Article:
Any previous Mariner team would have been buried had it started the season with as many injuries as this year's Seattle club. But at week's end the 1993 Mariners were 21-23 and only 4½ games out of first place in the American League West. "Losing is not an option with Lou [Piniella]," first baseman-designated hitter Pete O'Brien says of Seattle's new manager. "He doesn't put up with it."
Until last Sunday night the Mariners had been without their winningest pitcher of last season, lefthander Dave Fleming, who was 17-10 in 1992 but who injured his elbow in camp this spring. (He gave up six runs on eight hits in 4⅓ innings on Sunday, but Seattle rallied to beat the Royals 10-7.) Third baseman Edgar Martinez, the reigning American League batting champ, tore his right hamstring three days before the start of the season and had only 12 at bats through Sunday. Righthander Chris Bosio, a 16-game winner with the Brewers last season, was 2-1 in five starts, including a no-hitter, before breaking his collarbone on April 27. He isn't due back until early June.
"I'm amazed by the Mariners. They might be the best club in the division," says Angel manager Buck Rodgers. "When they get everybody back, they might zoom past everyone."
A year ago the Mariners finished 64-98 and, by most accounts, quit playing hard for manager Bill Plummer during the second half of the season. "If anyone on this team thinks he can pack it in and still be here a month from now, he's got another think coming," says closer Norm Charlton, who played for the Reds when Piniella was their manager from 1990 to '92.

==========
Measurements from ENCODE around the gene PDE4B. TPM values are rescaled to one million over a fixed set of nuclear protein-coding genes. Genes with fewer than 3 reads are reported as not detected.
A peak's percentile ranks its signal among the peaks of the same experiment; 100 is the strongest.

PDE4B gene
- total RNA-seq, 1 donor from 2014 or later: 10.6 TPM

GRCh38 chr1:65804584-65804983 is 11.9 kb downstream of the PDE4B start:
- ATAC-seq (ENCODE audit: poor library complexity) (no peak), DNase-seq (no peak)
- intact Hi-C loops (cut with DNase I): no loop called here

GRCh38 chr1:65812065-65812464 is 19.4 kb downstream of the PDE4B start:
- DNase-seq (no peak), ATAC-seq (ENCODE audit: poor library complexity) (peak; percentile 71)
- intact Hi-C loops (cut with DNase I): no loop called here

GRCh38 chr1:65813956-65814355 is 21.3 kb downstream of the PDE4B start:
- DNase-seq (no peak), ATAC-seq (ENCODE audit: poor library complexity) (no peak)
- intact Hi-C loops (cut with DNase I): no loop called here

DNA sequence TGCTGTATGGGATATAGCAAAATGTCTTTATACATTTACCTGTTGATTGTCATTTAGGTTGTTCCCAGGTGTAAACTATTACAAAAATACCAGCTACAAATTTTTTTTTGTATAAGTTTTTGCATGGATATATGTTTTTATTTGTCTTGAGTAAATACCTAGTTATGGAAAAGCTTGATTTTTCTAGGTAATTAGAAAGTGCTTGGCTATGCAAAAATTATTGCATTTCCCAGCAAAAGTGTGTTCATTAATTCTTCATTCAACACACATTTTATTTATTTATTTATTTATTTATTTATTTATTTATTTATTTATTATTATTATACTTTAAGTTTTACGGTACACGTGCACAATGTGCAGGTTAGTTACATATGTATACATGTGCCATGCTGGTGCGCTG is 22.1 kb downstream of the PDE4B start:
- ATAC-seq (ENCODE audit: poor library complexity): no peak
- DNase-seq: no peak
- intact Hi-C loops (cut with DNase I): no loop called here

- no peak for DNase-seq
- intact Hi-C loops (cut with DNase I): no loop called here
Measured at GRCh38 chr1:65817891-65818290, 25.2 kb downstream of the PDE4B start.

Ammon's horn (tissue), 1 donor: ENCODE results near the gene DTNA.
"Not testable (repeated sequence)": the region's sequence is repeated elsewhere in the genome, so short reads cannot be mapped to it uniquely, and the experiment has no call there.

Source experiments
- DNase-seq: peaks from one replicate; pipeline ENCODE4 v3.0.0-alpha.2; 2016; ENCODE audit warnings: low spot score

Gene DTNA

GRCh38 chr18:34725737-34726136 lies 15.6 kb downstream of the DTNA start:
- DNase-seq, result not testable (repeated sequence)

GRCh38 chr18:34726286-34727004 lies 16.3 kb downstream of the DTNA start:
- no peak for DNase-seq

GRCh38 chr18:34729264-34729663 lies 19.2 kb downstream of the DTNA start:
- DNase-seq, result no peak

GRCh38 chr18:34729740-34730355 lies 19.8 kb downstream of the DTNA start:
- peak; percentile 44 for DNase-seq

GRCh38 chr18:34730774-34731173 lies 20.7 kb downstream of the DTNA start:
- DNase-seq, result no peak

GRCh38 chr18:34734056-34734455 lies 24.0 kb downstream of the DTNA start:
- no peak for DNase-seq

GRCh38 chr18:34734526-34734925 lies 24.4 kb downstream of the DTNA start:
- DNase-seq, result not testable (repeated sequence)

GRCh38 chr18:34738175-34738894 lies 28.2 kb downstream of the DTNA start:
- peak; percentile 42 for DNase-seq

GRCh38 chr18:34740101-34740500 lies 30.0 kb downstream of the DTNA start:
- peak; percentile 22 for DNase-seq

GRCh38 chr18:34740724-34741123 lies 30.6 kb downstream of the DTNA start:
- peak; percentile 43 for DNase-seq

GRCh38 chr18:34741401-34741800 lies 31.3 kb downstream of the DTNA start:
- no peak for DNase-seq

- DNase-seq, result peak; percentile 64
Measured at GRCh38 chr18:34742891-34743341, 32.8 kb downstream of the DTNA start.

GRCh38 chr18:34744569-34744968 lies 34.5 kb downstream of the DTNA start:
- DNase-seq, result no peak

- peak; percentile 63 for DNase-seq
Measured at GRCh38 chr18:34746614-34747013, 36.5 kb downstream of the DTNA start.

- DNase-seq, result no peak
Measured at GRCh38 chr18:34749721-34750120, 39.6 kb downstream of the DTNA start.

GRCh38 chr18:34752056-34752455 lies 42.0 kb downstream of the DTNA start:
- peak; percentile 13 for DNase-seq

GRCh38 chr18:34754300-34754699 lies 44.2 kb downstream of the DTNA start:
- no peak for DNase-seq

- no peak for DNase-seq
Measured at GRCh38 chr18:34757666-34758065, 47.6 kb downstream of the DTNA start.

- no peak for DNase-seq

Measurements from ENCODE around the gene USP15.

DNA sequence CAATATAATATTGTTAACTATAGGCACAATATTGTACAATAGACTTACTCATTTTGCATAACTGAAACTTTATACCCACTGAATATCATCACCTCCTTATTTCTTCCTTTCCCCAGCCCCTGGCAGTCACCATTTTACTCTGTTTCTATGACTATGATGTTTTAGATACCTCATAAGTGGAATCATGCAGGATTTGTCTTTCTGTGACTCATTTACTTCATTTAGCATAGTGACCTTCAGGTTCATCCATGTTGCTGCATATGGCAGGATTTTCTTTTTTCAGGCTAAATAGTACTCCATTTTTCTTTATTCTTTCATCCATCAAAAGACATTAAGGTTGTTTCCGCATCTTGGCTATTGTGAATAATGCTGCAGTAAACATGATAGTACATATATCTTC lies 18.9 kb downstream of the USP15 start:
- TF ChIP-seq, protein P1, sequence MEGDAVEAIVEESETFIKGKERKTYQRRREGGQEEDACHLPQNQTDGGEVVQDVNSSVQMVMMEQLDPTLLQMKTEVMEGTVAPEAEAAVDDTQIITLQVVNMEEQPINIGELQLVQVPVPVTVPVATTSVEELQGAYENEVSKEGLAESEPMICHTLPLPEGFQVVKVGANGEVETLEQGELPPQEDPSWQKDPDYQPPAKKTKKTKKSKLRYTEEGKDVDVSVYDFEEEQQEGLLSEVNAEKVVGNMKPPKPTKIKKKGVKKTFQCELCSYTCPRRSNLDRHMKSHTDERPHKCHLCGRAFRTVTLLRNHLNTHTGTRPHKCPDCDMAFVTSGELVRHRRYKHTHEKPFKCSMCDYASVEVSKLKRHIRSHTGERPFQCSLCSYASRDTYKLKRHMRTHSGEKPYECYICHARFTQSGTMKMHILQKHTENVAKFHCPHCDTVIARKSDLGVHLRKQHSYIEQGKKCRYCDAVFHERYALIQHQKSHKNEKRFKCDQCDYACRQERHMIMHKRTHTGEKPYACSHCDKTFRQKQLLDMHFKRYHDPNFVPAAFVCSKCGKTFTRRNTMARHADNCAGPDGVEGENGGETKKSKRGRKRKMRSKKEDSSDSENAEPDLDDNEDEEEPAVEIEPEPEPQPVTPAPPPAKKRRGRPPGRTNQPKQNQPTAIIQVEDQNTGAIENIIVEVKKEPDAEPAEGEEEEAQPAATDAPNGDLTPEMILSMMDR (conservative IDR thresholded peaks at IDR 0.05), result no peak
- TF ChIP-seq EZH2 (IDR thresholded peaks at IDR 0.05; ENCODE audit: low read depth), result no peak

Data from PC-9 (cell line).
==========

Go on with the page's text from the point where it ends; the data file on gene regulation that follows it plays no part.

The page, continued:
The dynamic Piniella has stuck to his spring training promise to play the players who are playing best—with no exceptions. Much-ballyhooed rookie Bret Boone, thought by many to be a lock to start at second base, was shipped back to the minors before Seattle broke camp, and the job was given to 31-year-old Rich Amaral, a 10-year minor leaguer and the oldest rookie in the majors. "I should be proud of that; it shows I endured," says Amaral. "But maybe I should be embarrassed by it." After the weekend there was nothing embarrassing about his .327 average, which included a five-hit game on May 17.
Last year the dreadful Seattle pitching staff gave up 10 grand slams—a major league record. This year Erik Hanson (5-1 with a 1.60 ERA) and ace Randy Johnson (6-3, 2.91, with a major league-high 85 strikeouts) have carried the patched-up rotation. After the 1990 season Hanson, now 28, was considered among the best pitchers in the league. But during the last two seasons he struggled with arm injuries and went 16-25, including a league-high 17 losses last year. Now he's healthy, and his stuff is back.
If the Mariners continue to hold together until Bosio, Fleming and Martinez return to form, they can make a run at the division-leading White Sox.
ON THE DOWNSWING
Between July 1, 1992, and last Sunday, Oriole shortstop Cal Ripken hit .218 with seven home runs in 505 at bats, and his slump is of growing concern in Baltimore. After a .323, 34-homer MVP season in '91, Ripken saw his average drop to .251 last year—the third season in the last four that he had hit less than .258. And at week's end he was hitting .209 for '93.